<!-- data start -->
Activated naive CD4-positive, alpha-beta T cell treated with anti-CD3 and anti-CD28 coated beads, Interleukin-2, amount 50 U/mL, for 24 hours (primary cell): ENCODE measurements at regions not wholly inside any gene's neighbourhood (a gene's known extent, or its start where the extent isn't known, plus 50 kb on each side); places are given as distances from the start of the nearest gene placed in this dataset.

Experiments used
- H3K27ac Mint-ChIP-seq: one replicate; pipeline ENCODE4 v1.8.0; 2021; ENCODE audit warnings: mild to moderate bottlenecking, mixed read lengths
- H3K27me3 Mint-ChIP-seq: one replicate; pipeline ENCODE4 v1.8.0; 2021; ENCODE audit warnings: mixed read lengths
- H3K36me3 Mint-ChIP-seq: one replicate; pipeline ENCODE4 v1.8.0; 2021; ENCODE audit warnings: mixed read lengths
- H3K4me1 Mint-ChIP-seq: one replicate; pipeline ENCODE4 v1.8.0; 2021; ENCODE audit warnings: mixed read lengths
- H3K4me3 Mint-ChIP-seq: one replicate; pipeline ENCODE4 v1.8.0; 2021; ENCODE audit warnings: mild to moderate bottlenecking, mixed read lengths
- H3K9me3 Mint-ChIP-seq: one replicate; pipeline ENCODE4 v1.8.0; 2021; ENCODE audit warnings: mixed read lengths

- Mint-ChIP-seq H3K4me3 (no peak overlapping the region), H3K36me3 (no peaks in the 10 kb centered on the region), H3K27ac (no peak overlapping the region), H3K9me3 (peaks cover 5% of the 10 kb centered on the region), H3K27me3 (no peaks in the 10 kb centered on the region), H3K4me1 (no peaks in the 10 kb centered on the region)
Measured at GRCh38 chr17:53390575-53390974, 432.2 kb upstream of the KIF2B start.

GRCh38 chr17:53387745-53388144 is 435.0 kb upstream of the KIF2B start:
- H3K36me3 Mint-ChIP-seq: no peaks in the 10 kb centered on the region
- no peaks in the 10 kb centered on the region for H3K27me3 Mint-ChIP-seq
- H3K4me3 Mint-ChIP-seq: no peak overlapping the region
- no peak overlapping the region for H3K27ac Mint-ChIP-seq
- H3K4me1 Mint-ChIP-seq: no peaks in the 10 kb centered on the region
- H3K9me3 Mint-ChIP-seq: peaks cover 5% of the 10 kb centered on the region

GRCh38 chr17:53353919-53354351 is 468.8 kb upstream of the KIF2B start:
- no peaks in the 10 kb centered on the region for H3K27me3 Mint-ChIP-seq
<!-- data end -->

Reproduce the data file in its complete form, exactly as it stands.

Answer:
Activated naive CD4-positive, alpha-beta T cell treated with anti-CD3 and anti-CD28 coated beads, Interleukin-2, amount 50 U/mL, for 24 hours (primary cell): ENCODE measurements at regions not wholly inside any gene's neighbourhood (a gene's known extent, or its start where the extent isn't known, plus 50 kb on each side); places are given as distances from the start of the nearest gene placed in this dataset.

Experiments used
- H3K27ac Mint-ChIP-seq: one replicate; pipeline ENCODE4 v1.8.0; 2021; ENCODE audit warnings: mild to moderate bottlenecking, mixed read lengths
- H3K27me3 Mint-ChIP-seq: one replicate; pipeline ENCODE4 v1.8.0; 2021; ENCODE audit warnings: mixed read lengths
- H3K36me3 Mint-ChIP-seq: one replicate; pipeline ENCODE4 v1.8.0; 2021; ENCODE audit warnings: mixed read lengths
- H3K4me1 Mint-ChIP-seq: one replicate; pipeline ENCODE4 v1.8.0; 2021; ENCODE audit warnings: mixed read lengths
- H3K4me3 Mint-ChIP-seq: one replicate; pipeline ENCODE4 v1.8.0; 2021; ENCODE audit warnings: mild to moderate bottlenecking, mixed read lengths
- H3K9me3 Mint-ChIP-seq: one replicate; pipeline ENCODE4 v1.8.0; 2021; ENCODE audit warnings: mixed read lengths

- Mint-ChIP-seq H3K4me3 (no peak overlapping the region), H3K36me3 (no peaks in the 10 kb centered on the region), H3K27ac (no peak overlapping the region), H3K9me3 (peaks cover 5% of the 10 kb centered on the region), H3K27me3 (no peaks in the 10 kb centered on the region), H3K4me1 (no peaks in the 10 kb centered on the region)
Measured at GRCh38 chr17:53390575-53390974, 432.2 kb upstream of the KIF2B start.

GRCh38 chr17:53387745-53388144 is 435.0 kb upstream of the KIF2B start:
- H3K36me3 Mint-ChIP-seq: no peaks in the 10 kb centered on the region
- no peaks in the 10 kb centered on the region for H3K27me3 Mint-ChIP-seq
- H3K4me3 Mint-ChIP-seq: no peak overlapping the region
- no peak overlapping the region for H3K27ac Mint-ChIP-seq
- H3K4me1 Mint-ChIP-seq: no peaks in the 10 kb centered on the region
- H3K9me3 Mint-ChIP-seq: peaks cover 5% of the 10 kb centered on the region

GRCh38 chr17:53353919-53354351 is 468.8 kb upstream of the KIF2B start:
- no peaks in the 10 kb centered on the region for H3K27me3 Mint-ChIP-seq